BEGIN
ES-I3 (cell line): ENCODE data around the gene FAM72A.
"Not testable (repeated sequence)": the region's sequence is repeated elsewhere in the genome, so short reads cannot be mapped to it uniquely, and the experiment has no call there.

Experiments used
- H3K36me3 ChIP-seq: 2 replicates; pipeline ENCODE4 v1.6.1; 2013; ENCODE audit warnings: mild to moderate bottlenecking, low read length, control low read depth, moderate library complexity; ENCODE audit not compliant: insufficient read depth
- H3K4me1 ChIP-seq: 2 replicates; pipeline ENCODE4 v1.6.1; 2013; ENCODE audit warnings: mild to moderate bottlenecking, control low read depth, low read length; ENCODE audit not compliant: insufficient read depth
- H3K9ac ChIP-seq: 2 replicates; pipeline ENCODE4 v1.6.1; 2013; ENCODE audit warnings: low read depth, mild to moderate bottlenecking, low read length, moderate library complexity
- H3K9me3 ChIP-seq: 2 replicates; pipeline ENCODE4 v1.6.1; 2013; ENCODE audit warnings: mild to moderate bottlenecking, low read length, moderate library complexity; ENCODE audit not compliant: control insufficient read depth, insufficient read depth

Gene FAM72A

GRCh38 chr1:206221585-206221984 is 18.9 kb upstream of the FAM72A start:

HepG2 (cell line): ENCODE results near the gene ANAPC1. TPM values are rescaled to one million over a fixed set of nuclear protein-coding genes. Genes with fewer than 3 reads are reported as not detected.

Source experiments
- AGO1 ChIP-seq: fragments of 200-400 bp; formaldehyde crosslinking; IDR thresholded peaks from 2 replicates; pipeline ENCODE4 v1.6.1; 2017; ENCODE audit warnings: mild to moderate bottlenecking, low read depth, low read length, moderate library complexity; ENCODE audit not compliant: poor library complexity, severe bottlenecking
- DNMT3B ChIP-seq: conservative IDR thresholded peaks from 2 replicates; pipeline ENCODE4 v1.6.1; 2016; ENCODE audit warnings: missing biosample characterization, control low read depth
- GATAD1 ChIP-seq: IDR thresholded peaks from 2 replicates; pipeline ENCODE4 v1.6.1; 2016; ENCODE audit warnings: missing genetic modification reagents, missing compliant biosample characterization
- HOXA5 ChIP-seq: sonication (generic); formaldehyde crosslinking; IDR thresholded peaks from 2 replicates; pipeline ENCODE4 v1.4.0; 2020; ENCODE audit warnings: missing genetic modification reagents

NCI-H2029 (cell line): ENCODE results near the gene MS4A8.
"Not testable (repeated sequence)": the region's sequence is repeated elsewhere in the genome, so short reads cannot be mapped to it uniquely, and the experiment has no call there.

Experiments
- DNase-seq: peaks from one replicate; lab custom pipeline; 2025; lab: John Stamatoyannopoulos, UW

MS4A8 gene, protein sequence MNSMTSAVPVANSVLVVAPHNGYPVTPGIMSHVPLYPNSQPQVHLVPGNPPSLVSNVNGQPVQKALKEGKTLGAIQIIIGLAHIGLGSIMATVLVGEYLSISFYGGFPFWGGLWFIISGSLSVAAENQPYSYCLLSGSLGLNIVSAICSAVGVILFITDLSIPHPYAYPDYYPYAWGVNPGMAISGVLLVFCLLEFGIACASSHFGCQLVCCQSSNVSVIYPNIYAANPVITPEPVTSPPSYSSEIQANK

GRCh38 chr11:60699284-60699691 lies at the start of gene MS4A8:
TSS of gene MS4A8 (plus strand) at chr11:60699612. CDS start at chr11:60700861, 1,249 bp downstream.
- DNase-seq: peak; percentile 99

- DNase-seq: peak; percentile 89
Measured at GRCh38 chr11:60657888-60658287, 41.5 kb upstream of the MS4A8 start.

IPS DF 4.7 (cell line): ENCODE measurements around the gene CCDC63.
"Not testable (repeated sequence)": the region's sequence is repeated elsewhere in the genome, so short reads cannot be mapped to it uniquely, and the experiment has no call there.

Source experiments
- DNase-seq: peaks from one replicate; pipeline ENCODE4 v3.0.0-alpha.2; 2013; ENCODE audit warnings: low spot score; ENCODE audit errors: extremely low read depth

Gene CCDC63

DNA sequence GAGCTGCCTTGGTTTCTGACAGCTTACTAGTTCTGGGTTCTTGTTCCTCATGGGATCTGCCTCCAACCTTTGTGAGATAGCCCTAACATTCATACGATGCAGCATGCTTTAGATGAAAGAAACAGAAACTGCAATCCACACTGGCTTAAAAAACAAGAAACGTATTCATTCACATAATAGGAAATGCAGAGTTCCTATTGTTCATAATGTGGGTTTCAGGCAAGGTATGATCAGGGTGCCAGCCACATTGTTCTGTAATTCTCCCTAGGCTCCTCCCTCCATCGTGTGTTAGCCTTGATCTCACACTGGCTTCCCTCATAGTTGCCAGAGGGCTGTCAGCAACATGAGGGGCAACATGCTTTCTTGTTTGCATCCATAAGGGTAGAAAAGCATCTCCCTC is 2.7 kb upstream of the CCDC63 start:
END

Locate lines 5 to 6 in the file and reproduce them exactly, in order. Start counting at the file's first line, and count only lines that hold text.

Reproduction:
- H3K4me1 ChIP-seq: 2 replicates; pipeline ENCODE4 v1.6.1; 2013; ENCODE audit warnings: mild to moderate bottlenecking, control low read depth, low read length; ENCODE audit not compliant: insufficient read depth
- H3K9ac ChIP-seq: 2 replicates; pipeline ENCODE4 v1.6.1; 2013; ENCODE audit warnings: low read depth, mild to moderate bottlenecking, low read length, moderate library complexity